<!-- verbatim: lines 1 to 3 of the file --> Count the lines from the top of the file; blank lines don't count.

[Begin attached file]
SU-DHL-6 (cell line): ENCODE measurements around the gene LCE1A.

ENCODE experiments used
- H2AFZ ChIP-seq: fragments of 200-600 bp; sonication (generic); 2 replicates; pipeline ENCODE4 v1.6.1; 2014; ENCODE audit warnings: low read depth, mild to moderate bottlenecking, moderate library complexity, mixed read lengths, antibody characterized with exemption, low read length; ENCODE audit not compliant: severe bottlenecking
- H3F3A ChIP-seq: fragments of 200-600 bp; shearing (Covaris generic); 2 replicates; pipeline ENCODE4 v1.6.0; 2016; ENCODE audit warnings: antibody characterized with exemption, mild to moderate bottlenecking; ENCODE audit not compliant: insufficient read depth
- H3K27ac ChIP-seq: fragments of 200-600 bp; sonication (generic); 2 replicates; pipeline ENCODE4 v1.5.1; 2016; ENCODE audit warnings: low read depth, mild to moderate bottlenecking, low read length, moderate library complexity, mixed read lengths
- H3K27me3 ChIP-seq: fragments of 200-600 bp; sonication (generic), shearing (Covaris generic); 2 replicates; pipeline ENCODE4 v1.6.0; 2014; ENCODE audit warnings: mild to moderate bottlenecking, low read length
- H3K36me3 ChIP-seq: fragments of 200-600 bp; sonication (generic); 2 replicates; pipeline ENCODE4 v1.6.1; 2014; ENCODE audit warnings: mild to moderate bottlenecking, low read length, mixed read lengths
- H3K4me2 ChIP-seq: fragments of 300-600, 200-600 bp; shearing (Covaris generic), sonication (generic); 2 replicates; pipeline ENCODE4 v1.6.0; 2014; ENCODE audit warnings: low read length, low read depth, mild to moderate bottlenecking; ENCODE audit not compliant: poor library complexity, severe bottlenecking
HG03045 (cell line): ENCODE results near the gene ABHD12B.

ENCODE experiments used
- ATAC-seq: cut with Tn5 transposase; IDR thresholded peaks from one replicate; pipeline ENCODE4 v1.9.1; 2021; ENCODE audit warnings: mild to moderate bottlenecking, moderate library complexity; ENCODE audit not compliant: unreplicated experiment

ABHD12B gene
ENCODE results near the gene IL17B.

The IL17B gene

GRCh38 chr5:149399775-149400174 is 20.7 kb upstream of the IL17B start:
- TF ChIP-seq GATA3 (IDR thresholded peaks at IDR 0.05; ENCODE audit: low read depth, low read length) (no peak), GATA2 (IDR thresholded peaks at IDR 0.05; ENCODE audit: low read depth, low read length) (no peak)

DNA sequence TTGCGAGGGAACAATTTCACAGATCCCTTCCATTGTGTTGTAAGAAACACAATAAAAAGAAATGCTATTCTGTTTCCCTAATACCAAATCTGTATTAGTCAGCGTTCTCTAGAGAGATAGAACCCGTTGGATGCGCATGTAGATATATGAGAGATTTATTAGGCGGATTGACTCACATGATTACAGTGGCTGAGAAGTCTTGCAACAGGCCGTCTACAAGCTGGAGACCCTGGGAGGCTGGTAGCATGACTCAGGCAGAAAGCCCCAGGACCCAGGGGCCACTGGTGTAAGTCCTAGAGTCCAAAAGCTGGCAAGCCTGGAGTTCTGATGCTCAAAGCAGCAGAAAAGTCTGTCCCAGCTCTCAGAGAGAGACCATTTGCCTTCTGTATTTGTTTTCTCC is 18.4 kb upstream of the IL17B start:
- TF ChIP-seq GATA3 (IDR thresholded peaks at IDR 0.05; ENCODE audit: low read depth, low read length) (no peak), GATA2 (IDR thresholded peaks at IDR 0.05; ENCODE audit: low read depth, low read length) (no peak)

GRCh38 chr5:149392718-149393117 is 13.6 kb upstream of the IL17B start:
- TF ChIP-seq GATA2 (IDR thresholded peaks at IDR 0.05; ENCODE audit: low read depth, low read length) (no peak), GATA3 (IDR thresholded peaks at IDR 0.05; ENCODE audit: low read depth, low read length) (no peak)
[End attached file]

SU-DHL-6 (cell line): ENCODE measurements around the gene LCE1A.

ENCODE experiments used
- H2AFZ ChIP-seq: fragments of 200-600 bp; sonication (generic); 2 replicates; pipeline ENCODE4 v1.6.1; 2014; ENCODE audit warnings: low read depth, mild to moderate bottlenecking, moderate library complexity, mixed read lengths, antibody characterized with exemption, low read length; ENCODE audit not compliant: severe bottlenecking